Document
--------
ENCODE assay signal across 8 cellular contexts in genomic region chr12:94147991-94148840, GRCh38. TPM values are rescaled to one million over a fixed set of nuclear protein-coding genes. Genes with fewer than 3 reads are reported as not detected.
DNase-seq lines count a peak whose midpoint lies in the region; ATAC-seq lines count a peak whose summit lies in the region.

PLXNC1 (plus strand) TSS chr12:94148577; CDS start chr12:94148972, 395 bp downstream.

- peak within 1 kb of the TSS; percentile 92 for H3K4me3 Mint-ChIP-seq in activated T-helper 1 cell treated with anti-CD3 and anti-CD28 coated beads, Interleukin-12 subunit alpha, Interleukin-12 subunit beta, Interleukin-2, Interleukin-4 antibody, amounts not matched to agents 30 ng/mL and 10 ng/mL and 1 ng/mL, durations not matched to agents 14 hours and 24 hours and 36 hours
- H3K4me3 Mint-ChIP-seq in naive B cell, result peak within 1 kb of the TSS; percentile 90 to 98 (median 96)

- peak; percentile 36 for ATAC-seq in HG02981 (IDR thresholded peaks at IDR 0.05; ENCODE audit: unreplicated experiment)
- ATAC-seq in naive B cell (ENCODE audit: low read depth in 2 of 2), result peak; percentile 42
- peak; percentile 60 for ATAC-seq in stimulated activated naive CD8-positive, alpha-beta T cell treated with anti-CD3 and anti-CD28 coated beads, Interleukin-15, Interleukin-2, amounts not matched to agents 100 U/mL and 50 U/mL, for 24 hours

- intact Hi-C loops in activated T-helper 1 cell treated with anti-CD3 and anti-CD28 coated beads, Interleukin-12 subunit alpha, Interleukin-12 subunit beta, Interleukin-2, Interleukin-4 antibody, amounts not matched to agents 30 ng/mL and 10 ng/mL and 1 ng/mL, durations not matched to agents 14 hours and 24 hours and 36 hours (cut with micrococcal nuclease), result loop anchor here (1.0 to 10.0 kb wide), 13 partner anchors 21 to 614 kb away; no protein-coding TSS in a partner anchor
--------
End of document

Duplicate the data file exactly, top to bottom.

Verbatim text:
ENCODE assay signal across 8 cellular contexts in genomic region chr12:94147991-94148840, GRCh38. TPM values are rescaled to one million over a fixed set of nuclear protein-coding genes. Genes with fewer than 3 reads are reported as not detected.
DNase-seq lines count a peak whose midpoint lies in the region; ATAC-seq lines count a peak whose summit lies in the region.

PLXNC1 (plus strand) TSS chr12:94148577; CDS start chr12:94148972, 395 bp downstream.

- peak within 1 kb of the TSS; percentile 92 for H3K4me3 Mint-ChIP-seq in activated T-helper 1 cell treated with anti-CD3 and anti-CD28 coated beads, Interleukin-12 subunit alpha, Interleukin-12 subunit beta, Interleukin-2, Interleukin-4 antibody, amounts not matched to agents 30 ng/mL and 10 ng/mL and 1 ng/mL, durations not matched to agents 14 hours and 24 hours and 36 hours
- H3K4me3 Mint-ChIP-seq in naive B cell, result peak within 1 kb of the TSS; percentile 90 to 98 (median 96)

- peak; percentile 36 for ATAC-seq in HG02981 (IDR thresholded peaks at IDR 0.05; ENCODE audit: unreplicated experiment)
- ATAC-seq in naive B cell (ENCODE audit: low read depth in 2 of 2), result peak; percentile 42
- peak; percentile 60 for ATAC-seq in stimulated activated naive CD8-positive, alpha-beta T cell treated with anti-CD3 and anti-CD28 coated beads, Interleukin-15, Interleukin-2, amounts not matched to agents 100 U/mL and 50 U/mL, for 24 hours

- intact Hi-C loops in activated T-helper 1 cell treated with anti-CD3 and anti-CD28 coated beads, Interleukin-12 subunit alpha, Interleukin-12 subunit beta, Interleukin-2, Interleukin-4 antibody, amounts not matched to agents 30 ng/mL and 10 ng/mL and 1 ng/mL, durations not matched to agents 14 hours and 24 hours and 36 hours (cut with micrococcal nuclease), result loop anchor here (1.0 to 10.0 kb wide), 13 partner anchors 21 to 614 kb away; no protein-coding TSS in a partner anchor